|sunset at our private lake!|
|at the memorial for the US soldiers who died with Custer|
|sculpture to honor the Indians who died in the Little Bighorn Battle|
|one more sunset picture....|
Today, we see rolling middling-sized hills, dotted with scrubby cedar trees and sagebrush. Dry grass covers all. We can now see beautiful mist-covered mountains way off in the distance (Bighorn Mountains?). Trees of any size are so rare, that we figure they are landmarks, as in "When you get to the tree, take the next right!".
We notice that all the local trucks have cattle guards on the front. Sheesh! I hope we don't see any cattle up close!
Near Buffalo, Wy, there were some irrigated fields that were really green - wow! And lots of trees around the town. And then, POW!, a lake, pretty sizeable for this part of the country. We got to see one of those irrigated fields up close, and what I thought were sheep or goats grazing turned out to be pronghorns - about 50 or 60 of them!
The mountains are much clearer now. Some of the more distant mountains rise above the tree line. The grass grows to a certain point with no trees, then only trees, then the trees stop and there's nothing but mountain.
Now, we see some mountains that look entirely black, and, at their base there hangs a bank of white fluffy clouds - I don't think there's a body of water there, so we can't figure out why the clouds are there. But, it is lovely!
I've written the preceding paragraphs in under 2 hours - what's amazing is how the scenery changes so quickly.
We stopped off at the site of the Battle of the Little Bighorn, renamed from Custer's Last Stand. I liked the presentation. This National Monument honored the warriors on both sides. "It was not a massacre, it was a battle between two armed forces." Both sides were trapped in their time, in their traditions and culture, and both fought for what they believed to be right as they were taught. Interesting, and somehow seems right to me.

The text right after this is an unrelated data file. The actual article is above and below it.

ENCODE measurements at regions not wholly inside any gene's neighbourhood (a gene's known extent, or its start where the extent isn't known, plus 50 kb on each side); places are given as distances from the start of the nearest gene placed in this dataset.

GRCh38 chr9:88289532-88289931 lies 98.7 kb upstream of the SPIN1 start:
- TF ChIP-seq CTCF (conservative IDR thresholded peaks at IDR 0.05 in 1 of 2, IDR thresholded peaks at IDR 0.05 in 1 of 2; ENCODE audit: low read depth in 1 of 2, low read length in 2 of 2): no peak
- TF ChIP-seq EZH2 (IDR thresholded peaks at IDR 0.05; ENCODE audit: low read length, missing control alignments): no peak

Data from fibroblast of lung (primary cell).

We left the interstate at Billings, went through town, then up to these amazing cliffs overlooking the city. Once past the cliffs, we were immediately back in farm/ranch country - what a change in just a brief couple of miles! Now well within Montana, we are seeing these wonderful limestone or sandstone (not sure which) cliffs that just jut out of the plains area. They're a lovely beige and rose color, and have pine trees growing at the top. Really striking-looking.
This afternoon we drove through some amazing country, listening and singing along to some old country tunes. One minute, it's "I'm so lonesome tonight" to "The Streak" - laughing until tears ran down my face! For those of you much younger than I, try listening to that song, The Streak, by Ray Stevens, on the web. Hysterical!
We were headed for a campground in White Sulphur Springs, but we came across a lovely lake right at sunset. It's in National Forest, and there was a 'road' down to the lake with one other camper. So, we decided to pull off, and enjoy the sky tonight - no lights, no city, no sound at all. The camper has a generator, which we will use as needed. So, we took a blanket outside, bundled up against the breeze and maybe 50 degrees, and just laid there and looked at the stars for a while. Magical - the Milky Way was so obvious! We watched the stars move position from when we first started watching. When we spoke, we whispered. When a car would come down the road, it seemed like such an intrusion! Our night vision was so good, that we went for a short walk. Can't wait until tomorrow morning when I'll get pictures of the sunrise over the lake with the mountains in the background. What a difference from our campground experience last night. Dan said today that this whole trip has been a 'wow' - every turn, every day we have seen so many wow's! I am truly blessed - we all are, by this wonderful, huge, beautiful, free country! Goodnight, John Boy!